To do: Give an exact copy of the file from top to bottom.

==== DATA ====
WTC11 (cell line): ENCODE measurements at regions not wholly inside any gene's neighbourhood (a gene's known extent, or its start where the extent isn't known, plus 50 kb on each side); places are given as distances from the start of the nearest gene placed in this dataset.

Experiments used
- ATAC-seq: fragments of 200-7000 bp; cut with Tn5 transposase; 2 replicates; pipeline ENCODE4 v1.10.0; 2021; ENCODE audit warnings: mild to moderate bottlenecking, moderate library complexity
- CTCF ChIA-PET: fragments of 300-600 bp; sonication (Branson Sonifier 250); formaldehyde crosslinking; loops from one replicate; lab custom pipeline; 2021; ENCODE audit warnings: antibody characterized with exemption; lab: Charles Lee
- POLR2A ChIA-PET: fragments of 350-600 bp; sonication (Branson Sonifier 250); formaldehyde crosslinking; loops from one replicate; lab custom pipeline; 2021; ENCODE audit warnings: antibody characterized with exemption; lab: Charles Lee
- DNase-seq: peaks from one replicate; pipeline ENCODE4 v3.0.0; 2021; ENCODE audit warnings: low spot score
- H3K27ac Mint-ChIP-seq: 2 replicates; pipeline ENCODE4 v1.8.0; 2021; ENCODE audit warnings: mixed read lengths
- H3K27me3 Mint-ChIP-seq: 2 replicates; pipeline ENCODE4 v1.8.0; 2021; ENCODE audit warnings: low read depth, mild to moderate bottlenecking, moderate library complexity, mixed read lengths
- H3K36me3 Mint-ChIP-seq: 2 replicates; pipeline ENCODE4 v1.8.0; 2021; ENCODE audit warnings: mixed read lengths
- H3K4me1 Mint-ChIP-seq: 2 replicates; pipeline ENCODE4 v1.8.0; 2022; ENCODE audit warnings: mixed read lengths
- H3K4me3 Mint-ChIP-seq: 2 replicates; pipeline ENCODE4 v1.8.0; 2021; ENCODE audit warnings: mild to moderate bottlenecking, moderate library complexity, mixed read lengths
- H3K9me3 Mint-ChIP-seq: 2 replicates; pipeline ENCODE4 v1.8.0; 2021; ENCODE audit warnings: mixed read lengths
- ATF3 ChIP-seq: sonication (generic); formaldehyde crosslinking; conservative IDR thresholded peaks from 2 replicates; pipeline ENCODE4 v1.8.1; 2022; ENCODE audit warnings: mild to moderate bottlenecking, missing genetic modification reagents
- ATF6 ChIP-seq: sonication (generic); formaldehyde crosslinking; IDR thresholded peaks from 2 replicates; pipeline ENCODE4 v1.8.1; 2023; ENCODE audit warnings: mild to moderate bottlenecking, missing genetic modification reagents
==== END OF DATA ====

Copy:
WTC11 (cell line): ENCODE measurements at regions not wholly inside any gene's neighbourhood (a gene's known extent, or its start where the extent isn't known, plus 50 kb on each side); places are given as distances from the start of the nearest gene placed in this dataset.

Experiments used
- ATAC-seq: fragments of 200-7000 bp; cut with Tn5 transposase; 2 replicates; pipeline ENCODE4 v1.10.0; 2021; ENCODE audit warnings: mild to moderate bottlenecking, moderate library complexity
- CTCF ChIA-PET: fragments of 300-600 bp; sonication (Branson Sonifier 250); formaldehyde crosslinking; loops from one replicate; lab custom pipeline; 2021; ENCODE audit warnings: antibody characterized with exemption; lab: Charles Lee
- POLR2A ChIA-PET: fragments of 350-600 bp; sonication (Branson Sonifier 250); formaldehyde crosslinking; loops from one replicate; lab custom pipeline; 2021; ENCODE audit warnings: antibody characterized with exemption; lab: Charles Lee
- DNase-seq: peaks from one replicate; pipeline ENCODE4 v3.0.0; 2021; ENCODE audit warnings: low spot score
- H3K27ac Mint-ChIP-seq: 2 replicates; pipeline ENCODE4 v1.8.0; 2021; ENCODE audit warnings: mixed read lengths
- H3K27me3 Mint-ChIP-seq: 2 replicates; pipeline ENCODE4 v1.8.0; 2021; ENCODE audit warnings: low read depth, mild to moderate bottlenecking, moderate library complexity, mixed read lengths
- H3K36me3 Mint-ChIP-seq: 2 replicates; pipeline ENCODE4 v1.8.0; 2021; ENCODE audit warnings: mixed read lengths
- H3K4me1 Mint-ChIP-seq: 2 replicates; pipeline ENCODE4 v1.8.0; 2022; ENCODE audit warnings: mixed read lengths
- H3K4me3 Mint-ChIP-seq: 2 replicates; pipeline ENCODE4 v1.8.0; 2021; ENCODE audit warnings: mild to moderate bottlenecking, moderate library complexity, mixed read lengths
- H3K9me3 Mint-ChIP-seq: 2 replicates; pipeline ENCODE4 v1.8.0; 2021; ENCODE audit warnings: mixed read lengths
- ATF3 ChIP-seq: sonication (generic); formaldehyde crosslinking; conservative IDR thresholded peaks from 2 replicates; pipeline ENCODE4 v1.8.1; 2022; ENCODE audit warnings: mild to moderate bottlenecking, missing genetic modification reagents
- ATF6 ChIP-seq: sonication (generic); formaldehyde crosslinking; IDR thresholded peaks from 2 replicates; pipeline ENCODE4 v1.8.1; 2023; ENCODE audit warnings: mild to moderate bottlenecking, missing genetic modification reagents